I've always liked road trips. Add a camera and an interesting companion and a highway ramble often turns into a film that's part diary, part travel documentary. When I lived in Woodstock in my 20s, a boyfriend and I made a film of every bridge over the Hudson River. Or tried to. Unfortunately, the relationship only made it as far as Bear Mountain, where the bridge dates back to 1924.
My 87-year old mother, Madaleine (or Mado as we call her) came out to LA from NY to visit last November 30 and had a stroke on Dec. 1. It wasn't a big stroke -- in fact, the doctors said if it hadn't been smack in her speech center we may never had known she had one. But it was in her speech center and, though it had no lasting physical effects, her speech was reduced to gibberish.
Though no one could link the stroke to her flight out here, she remains afraid to fly, so I began to romanticize a trip across country to take her home to visit. We'd stop in Marfa, New Orleans and mosey up the east coast.
The distance was daunting and the trip quite possibly a pipe dream. Could I actually spend a week with my mother -- who has now regained about 60% of her speech -- in a car?
For a trial run, we recently took a shorter drive to the Bay Area. We stayed in some cool hotels. Ate some good food. And we had a lot of fun.
From LA to Palo Alto
We took I-5 and didn't stop until we got to Harris Ranch around lunchtime. The place was a madhouse, as usual, as it is the only decent roadside place to stop halfway between LA and SF. We managed to find a handicapped parking place right in front, but the walk to the dining room was long for a fragile old gal who refuses to use a walker, and it's equally long in the opposite direction to the ladies room. After putting up with a short wait, a rude hostess and a harried server, I had a terrific bowl of gazpacho (really!) and we shared a decent turkey wrap.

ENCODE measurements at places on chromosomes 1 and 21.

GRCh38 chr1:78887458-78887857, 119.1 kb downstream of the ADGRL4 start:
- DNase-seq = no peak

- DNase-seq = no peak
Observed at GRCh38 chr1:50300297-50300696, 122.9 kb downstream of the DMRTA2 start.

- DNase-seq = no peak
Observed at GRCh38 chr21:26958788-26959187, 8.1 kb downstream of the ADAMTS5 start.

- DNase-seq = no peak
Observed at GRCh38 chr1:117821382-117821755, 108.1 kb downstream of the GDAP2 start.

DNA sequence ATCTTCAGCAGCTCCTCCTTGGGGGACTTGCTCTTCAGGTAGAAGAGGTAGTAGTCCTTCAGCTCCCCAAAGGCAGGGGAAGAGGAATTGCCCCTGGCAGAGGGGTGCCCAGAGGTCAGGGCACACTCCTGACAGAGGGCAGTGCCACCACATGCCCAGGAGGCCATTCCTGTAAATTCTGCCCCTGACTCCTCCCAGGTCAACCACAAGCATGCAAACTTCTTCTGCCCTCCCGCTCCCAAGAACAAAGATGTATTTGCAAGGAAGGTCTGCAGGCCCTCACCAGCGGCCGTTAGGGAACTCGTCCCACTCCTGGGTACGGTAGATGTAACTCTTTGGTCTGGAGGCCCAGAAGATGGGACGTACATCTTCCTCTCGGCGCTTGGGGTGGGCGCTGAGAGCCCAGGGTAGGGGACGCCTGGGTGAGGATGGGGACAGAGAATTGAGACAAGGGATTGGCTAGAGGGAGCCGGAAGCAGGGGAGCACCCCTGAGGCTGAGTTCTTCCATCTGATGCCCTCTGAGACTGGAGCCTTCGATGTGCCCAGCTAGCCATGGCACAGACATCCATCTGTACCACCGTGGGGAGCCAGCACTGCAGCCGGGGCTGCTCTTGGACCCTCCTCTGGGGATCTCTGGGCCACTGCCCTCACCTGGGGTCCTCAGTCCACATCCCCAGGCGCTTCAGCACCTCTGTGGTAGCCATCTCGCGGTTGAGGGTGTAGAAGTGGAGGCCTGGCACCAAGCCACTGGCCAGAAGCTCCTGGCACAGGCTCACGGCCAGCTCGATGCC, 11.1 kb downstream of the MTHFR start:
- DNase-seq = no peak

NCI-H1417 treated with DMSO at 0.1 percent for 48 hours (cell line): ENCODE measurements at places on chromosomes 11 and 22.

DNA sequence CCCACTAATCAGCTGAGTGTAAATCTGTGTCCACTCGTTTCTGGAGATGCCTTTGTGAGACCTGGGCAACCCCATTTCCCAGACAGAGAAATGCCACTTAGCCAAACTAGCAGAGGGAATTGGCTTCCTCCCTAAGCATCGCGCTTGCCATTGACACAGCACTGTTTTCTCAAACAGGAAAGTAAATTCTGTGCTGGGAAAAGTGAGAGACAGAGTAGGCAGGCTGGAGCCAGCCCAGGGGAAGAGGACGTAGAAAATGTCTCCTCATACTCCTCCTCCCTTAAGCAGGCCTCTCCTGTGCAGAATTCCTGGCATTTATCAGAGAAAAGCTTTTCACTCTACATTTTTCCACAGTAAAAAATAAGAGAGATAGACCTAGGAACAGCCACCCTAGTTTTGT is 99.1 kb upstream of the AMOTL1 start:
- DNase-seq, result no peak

The scenery changed from depressing feedlots to verdant hills as we left the highway heading toward the ocean. The Four Seasons Silicon Valley was really easy to find as it literally overlooks the freeway in East Palo Alto! Thank goodness for double pane windows.
The hotel is very corporate, situated in a business park, but it has a terrific little spa, great beds and - best of all - top notch Four Seasons service. (What a training program that company has!) Room service for Mom was a delicious antipasto that arrived in 15 minutes flat from Quattro, the hotel's terrific Italian restaurant. Mom dined in front of the floor-to-ceiling windows, which had, in addition to the freeway view, a vista of the bay.
Meanwhile I headed to the spa and had a steam and a massage. Everyone connected to the hotel was super friendly and upbeat, and each time I retrieved my car from the valet, there was an ice-cold bottle of water in it.
Palo Alto to Menlo Park
I dropped Mado off at her sister, Sonja, and brother-in-law, Ivan's home in Mountainview and then checked us into the brand new Rosewood Sand Hill in Menlo Park.
More resort than hotel, the Sand Hill is spread over the hillside, which might have been very inconvenient for someone elderly had the staff not been at our service with a golf cart every time we made a move. We stayed in a one-bedroom villa with a garden view, which had one and a half baths and a dressing room the size of a NYC apartment.
That afternoon, Mado sat by the pool and watched the kids cavort and splash, while I -- surprise! -- headed for the spa. I asked one of the pool men to keep an eye on Mom and when she was ready to return to her room, he escorted her.